Research Triangle Analysts met at RENCI for their first monthly meeting of the new year on January 19. Research Triangle Analysts meet at RENCI every third month and elsewhere around the Triangle during other months. The group, a 501(c)(3) non-profit and all-volunteer organization, promotes the advancement of data science throughout the Triangle’s collaborative communities of analysts, mathematicians, statisticians, and scientists.

Hamza Ghadyali, a PhD candidate in mathematics at Duke University, featured as the speaker for the meeting. Ghadyali develops new topological data analysts (TDA) tools, particularly for the analysis of electroencephalogram (EEG) data. Topology is the mathematical study of shape. TDA tools analyze large, noisy, complex datasets from disciplines such as, but not limited to, oncology, astronomy, meteorology, and neuroscience. Analysis of the shapes and changes in shape represented by data yield information about the data.

Ghadyali outlined the topological methods of homology which describes shapes by their holes. By representing data as graphs, networks of nodes connected by edges, the homology of data emerges. Ghadyali described building a higher-dimensional generalization of a graph known as a simplicial complex. By building a family of simplicial complexes called a filtration, the data can be examined at multiple scales. Tracking how the homology of the simplicial complexes changes across multiple scales, that is, quantifying how holes persist over multiple scales, identifies a phenomenon known as persistent homology. Ghadyali also detailed one method of constructing a filtration, known as a Morse filtration, as a particular way of building the family of simplicial complexes from a function or a signal such as an EEG time series.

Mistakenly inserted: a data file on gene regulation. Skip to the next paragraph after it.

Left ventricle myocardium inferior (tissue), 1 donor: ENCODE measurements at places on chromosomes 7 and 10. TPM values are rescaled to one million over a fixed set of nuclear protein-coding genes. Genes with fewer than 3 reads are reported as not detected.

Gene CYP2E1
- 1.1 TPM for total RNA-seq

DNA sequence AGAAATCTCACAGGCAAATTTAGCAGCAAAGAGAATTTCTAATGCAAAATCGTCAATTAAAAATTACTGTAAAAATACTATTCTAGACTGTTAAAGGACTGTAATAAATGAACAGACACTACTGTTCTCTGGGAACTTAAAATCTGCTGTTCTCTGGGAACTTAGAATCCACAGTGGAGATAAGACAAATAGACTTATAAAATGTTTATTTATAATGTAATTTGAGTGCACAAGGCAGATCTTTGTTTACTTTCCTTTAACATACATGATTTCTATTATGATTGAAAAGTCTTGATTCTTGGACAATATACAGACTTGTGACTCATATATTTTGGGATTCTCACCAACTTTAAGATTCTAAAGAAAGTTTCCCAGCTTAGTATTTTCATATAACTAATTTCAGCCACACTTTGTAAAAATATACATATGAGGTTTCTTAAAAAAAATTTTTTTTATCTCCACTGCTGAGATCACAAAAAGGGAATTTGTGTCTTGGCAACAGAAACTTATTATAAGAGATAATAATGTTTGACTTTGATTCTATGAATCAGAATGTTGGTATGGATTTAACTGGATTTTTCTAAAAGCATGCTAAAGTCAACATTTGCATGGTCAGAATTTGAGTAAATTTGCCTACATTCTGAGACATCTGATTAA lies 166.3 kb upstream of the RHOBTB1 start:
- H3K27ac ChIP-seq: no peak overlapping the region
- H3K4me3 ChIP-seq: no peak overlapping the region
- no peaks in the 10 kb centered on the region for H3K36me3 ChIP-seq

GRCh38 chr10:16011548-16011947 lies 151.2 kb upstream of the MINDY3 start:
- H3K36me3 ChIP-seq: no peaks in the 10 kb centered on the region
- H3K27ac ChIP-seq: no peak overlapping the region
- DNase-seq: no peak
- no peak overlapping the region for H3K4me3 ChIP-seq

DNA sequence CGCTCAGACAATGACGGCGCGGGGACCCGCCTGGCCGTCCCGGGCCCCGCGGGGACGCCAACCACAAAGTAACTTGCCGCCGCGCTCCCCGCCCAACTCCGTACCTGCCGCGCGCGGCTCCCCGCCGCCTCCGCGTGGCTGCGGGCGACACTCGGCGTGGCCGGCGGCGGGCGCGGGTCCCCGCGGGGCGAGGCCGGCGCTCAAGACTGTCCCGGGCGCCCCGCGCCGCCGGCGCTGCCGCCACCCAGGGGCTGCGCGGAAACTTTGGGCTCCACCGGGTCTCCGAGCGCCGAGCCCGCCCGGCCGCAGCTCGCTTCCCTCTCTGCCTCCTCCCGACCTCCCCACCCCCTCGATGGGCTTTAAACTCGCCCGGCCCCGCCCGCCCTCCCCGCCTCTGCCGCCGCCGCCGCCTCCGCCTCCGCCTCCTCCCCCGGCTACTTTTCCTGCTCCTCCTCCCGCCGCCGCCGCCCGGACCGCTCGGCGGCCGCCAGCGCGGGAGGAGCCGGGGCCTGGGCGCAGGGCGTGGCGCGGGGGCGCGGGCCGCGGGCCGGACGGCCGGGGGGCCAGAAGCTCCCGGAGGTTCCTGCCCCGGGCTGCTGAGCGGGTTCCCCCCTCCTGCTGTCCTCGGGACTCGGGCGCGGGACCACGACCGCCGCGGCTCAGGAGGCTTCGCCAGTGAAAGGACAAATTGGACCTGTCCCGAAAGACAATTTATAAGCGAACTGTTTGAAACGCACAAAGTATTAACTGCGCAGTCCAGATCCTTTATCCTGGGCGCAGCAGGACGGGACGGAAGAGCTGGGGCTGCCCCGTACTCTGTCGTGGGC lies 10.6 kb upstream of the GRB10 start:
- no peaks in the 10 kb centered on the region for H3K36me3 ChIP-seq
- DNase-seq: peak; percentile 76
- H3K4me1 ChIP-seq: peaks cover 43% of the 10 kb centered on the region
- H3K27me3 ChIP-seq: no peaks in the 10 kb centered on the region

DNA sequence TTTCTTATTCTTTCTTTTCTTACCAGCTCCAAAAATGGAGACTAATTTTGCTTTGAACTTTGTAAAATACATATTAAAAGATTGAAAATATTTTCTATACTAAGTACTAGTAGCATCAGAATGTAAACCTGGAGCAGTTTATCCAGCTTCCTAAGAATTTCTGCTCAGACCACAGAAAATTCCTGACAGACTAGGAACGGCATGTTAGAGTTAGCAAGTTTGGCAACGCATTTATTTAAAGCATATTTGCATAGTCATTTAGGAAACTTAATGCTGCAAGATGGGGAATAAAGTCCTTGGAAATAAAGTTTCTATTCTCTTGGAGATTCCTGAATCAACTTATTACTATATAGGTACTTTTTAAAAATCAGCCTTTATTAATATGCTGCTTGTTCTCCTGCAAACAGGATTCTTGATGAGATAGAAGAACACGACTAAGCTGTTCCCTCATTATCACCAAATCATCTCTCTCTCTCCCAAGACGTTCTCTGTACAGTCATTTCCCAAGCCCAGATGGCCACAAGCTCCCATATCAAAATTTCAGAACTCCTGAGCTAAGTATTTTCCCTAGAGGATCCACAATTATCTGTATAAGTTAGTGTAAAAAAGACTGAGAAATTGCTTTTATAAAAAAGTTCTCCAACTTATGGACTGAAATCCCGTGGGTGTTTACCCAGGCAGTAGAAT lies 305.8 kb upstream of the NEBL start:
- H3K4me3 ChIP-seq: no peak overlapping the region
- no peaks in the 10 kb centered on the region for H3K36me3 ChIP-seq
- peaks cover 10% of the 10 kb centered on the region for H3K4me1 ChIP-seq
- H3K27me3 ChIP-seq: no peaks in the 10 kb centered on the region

EEGs are signals obtained from electrodes placed on the brain measuring electrical activity. Epilepsy is characterized by abnormal electrical activity. Ghadyali’s research creates and adapts TDA methods to understand EEGs of epileptic patients. His work characterizes epileptic abnormalities using topological signatures and also uses machine learning to build seizure detection and localization algorithms. Machine learning in the form of supervised learning plays a role in the discovery of the seizure detection algorithms by automatically identifying which topological features are most relevant to characterizing seizures.

View video of Ghadyali’s talk here as well as the illustrations in his presentation here.

*-Chris Calloway*